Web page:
Stung by Ruling, Man Seeks Justice Souter's Land
MELISSA BLOCK, host:
Around the country there's been a backlash against the Supreme Court's ruling on eminent domain. Critics say it unfairly allows local governments to seize private property for commercial development. A property rights advocate is taking his protest to small-town New Hampshire and the home of Justice David Souter. New Hampshire Public Radio's Amy Quinton reports.
AMY QUINTON reporting:
Inside Old Town Hall in Weare, New Hampshire, a small group of residents is gathering to hear Logan Clements' pitch. He runs Freestar Media, which produces TV shows about government abuse. He's come here all the way from LA with an idea, the Lost Liberty Hotel, and he thinks a 200-year-old farmhouse owned by Supreme Court Justice David Souter would be the perfect spot.
Mr. LOGAN CLEMENTS (Freestar Media): We are trying to simply have someone who advocates eminent domain abuse live under the consequences of eminent domain abuse, where people can take your home if they believe that they can benefit society by taking away your home.
QUINTON: Souter was one of five Supreme Court justices who ruled that local governments can take private property for another private development if it is a benefit to the community. In retaliation, Clements wants the town of Weare to seize Souter's home and build a hotel on the site. He says he's gotten more than 6,000 messages of support, and money's coming in from around the country. But not all that support has come from residents of Weare.
(Soundbite of traffic)
QUINTON: Mike Hyneman(ph) is making his Saturday morning run to the dump. He thinks the idea is just silly.
Mr. MIKE HYNEMAN: I think it's kind of crazy. I don't think it would stay in business too long. It's not the most heavily traveled area. I think it's just someone trying to make a point.
QUINTON: Many residents say they don't think the town could support a hotel, especially on a quiet dirt road where chickens roam. Weare's code enforcement officer, Chip Meany, was the first person in town that Clements contacted about his plan. He says people in Weare are staunch supporters of property rights.
Mr. CHIP MEANY (Code Enforcement Officer): No, I've been told actually by some neighbors that if anybody ever came out here and tried to take their land, that they would just shoot them. And I will not tell you who those people are.
QUINTON: An idea that's no laughing matter in a state whose motto is `Live free or die.' Just before the town hall meeting, a heated argument broke out between town Selectman Joe Fiala, who dislikes the idea, and the chair of the New Hampshire Libertarian Party, John Babiarz, who supports it.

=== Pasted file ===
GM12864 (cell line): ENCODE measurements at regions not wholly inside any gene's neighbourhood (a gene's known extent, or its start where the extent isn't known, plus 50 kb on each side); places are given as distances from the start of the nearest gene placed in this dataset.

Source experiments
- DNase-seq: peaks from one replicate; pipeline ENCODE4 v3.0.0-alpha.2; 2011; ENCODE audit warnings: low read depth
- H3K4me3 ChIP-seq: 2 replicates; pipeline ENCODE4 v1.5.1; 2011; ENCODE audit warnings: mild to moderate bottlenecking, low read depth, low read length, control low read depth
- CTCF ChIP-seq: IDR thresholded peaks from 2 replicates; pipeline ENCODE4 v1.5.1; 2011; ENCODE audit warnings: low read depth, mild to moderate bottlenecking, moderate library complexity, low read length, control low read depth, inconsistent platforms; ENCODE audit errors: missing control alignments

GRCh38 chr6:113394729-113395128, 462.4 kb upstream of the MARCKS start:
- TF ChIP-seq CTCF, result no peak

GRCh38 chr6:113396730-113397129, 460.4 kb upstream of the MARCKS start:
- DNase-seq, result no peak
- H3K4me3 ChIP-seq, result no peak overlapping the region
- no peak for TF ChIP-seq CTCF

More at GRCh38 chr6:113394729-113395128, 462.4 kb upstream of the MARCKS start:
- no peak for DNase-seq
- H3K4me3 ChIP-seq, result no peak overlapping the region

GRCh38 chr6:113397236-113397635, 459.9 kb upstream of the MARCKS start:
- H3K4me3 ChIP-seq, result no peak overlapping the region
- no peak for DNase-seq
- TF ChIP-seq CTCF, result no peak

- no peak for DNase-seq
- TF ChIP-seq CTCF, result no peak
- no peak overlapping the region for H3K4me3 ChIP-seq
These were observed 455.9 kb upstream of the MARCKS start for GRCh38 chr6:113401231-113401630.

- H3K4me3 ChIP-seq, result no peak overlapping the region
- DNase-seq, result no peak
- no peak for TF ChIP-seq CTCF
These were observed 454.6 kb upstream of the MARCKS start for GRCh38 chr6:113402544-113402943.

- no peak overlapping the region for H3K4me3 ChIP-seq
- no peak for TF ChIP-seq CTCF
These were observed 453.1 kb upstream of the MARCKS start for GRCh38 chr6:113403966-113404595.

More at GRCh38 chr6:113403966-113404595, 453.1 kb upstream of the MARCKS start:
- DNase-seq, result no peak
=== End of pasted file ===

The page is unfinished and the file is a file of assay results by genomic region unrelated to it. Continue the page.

Mr. JOE FIALA (Town Selectman): Why are you angry with Justice Souter then?
Mr. JOHN BABIARZ (Chair, New Hampshire Libertarian Party): I'm not angry at Justice Souter.
Mr. FIALA: Why do you want to take his land?
Mr. BABIARZ: I personally don't want to take his land.
Mr. FIALA: Why are you advocating taking his land?
Mr. BABIARZ: I'm advocating, really, that the decision be reversed.
Mr. FIALA: You're advocating vigilante justice.
QUINTON: Justice Souter won't comment on the plan, and Weare town officials say they won't take any action to purchase his home. But it's not stopping Clements' supporters from moving forward. Weare resident Keith Lacasse formed a committee that's managed to get the 25 signatures required to put the measure on the town ballot this spring. Lacasse says even if it doesn't pass, the publicity can only help the cause of property rights.
Mr. KEITH LACASSE: Frankly, getting attention will get the word out, and probably something legislatively will happen. And that's the ultimate goal really, to protect our rights. I'm hoping that we're successful.
QUINTON: State legislators are already discussing tightening state laws so a government can't take someone's land for private development. If that happens before spring voting, Clements won't build his hotel. For NPR News, I'm Amy Quinton in Concord, New Hampshire.
NPR transcripts are created on a rush deadline by Verb8tm, Inc., an NPR contractor, and produced using a proprietary transcription process developed with NPR. This text may not be in its final form and may be updated or revised in the future. Accuracy and availability may vary. The authoritative record of NPR’s programming is the audio record.